We encourage you to republish this article online and in print, it’s free under our creative commons attribution license, but please follow some simple guidelines:
  1. You have to credit our authors.
  2. You have to credit SciDev.Net — where possible include our logo with a link back to the original article.
  3. You can simply run the first few lines of the article and then add: “Read the full article on SciDev.Net” containing a link back to the original article.
  4. If you want to also take images published in this story you will need to confirm with the original source if you're licensed to use them.
  5. The easiest way to get the article on your site is to embed the code below.
For more information view our media page and republishing guidelines.

The full article is available here as HTML.

Press Ctrl-C to copy

South Africa's approach to the HIV/AIDS epidemic has been criticised at home and abroad. In 2000 for instance, South Africa's president and health minister sparked outrage by openly questioning the link between HIV and AIDS.

So many scientists and activists have welcomed the country's long-overdue initiative to revamp its HIV/AIDS programmes, a draft of which is released today (1 December) by the South African government to coincide with World AIDS Day.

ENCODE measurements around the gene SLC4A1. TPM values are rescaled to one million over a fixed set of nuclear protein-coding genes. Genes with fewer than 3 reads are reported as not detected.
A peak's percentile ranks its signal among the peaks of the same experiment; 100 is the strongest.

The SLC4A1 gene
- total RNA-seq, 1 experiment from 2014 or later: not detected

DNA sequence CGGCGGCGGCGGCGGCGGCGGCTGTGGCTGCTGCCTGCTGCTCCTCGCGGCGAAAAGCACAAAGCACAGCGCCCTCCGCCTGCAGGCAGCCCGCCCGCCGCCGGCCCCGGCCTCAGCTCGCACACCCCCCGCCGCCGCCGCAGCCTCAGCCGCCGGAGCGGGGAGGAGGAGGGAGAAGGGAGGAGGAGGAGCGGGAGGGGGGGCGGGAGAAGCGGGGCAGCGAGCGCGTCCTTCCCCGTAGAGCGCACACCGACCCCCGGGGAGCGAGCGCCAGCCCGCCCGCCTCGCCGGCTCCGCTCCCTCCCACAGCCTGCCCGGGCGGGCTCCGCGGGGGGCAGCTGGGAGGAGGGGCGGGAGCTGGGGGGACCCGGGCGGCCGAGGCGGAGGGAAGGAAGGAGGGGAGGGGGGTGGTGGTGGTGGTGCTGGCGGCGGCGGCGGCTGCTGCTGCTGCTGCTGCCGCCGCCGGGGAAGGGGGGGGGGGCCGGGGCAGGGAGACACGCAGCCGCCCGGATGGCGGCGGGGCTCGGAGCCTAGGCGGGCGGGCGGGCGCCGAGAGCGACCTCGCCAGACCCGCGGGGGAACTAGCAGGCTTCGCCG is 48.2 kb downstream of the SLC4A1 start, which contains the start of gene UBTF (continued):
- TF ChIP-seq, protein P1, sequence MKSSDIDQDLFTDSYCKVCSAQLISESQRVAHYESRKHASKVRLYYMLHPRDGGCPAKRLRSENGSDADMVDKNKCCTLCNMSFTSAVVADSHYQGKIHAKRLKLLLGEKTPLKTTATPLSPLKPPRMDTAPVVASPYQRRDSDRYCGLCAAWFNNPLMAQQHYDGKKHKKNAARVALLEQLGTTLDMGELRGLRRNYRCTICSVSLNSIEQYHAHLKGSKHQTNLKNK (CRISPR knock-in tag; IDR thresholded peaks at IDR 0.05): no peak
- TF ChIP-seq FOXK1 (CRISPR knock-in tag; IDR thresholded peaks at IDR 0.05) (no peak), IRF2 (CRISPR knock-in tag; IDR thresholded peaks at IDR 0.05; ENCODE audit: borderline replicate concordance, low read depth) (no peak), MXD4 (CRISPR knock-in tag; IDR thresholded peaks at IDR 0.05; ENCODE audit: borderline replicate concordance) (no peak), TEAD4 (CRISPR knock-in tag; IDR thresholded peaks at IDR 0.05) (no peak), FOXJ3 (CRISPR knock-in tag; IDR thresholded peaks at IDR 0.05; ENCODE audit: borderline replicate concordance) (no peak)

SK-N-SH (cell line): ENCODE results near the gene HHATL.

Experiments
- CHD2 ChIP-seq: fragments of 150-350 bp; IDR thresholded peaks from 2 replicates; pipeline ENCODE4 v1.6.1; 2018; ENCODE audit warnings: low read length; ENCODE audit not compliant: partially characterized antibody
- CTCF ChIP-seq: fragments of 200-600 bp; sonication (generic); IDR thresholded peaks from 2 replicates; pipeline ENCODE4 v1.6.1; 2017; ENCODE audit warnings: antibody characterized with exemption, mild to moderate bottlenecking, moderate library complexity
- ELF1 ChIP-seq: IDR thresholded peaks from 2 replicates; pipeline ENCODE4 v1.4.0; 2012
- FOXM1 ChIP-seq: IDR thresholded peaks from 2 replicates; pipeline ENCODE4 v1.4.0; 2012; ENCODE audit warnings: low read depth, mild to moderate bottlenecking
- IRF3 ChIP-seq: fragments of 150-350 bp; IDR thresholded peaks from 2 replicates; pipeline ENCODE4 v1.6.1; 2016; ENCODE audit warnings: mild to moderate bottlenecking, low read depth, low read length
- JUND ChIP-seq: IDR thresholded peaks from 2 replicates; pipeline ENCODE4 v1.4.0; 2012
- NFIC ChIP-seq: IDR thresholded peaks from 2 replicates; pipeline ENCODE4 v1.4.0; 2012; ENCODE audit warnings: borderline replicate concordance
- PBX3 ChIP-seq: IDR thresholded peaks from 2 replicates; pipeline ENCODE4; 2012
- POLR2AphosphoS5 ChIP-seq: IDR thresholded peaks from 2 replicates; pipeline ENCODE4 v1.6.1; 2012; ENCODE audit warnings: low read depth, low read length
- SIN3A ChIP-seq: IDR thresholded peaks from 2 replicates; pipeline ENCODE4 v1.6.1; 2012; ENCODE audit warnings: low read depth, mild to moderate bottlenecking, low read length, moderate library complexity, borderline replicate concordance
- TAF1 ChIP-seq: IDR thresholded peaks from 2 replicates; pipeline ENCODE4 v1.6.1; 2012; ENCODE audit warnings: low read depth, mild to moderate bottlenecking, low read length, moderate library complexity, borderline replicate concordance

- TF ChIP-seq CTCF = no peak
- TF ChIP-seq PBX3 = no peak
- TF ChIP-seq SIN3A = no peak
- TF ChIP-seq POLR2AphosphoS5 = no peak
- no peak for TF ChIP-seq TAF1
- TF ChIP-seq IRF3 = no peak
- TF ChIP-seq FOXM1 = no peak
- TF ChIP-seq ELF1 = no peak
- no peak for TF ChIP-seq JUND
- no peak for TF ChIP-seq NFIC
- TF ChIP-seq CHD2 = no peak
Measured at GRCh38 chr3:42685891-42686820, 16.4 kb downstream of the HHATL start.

But the five-year plan has seen its fair share of controversy, reports Robert Koenig in Science.

A major area of criticism has been targets for antiretroviral treatment. Earlier drafts contained goals that lobby groups claimed represented only 20 per cent of those needing treatment.

They persuaded the government to delay announcing specific targets until a compromise is reached, probably early next year.

And many see current health minister, Tshabalala-Msimang — famous for promoting nutrition and traditional medicine in HIV/AIDS treatment — as an obstacle to progress.

Link to full article/paper in Science

Reference: Science 314, 5804 (2006)

Related topics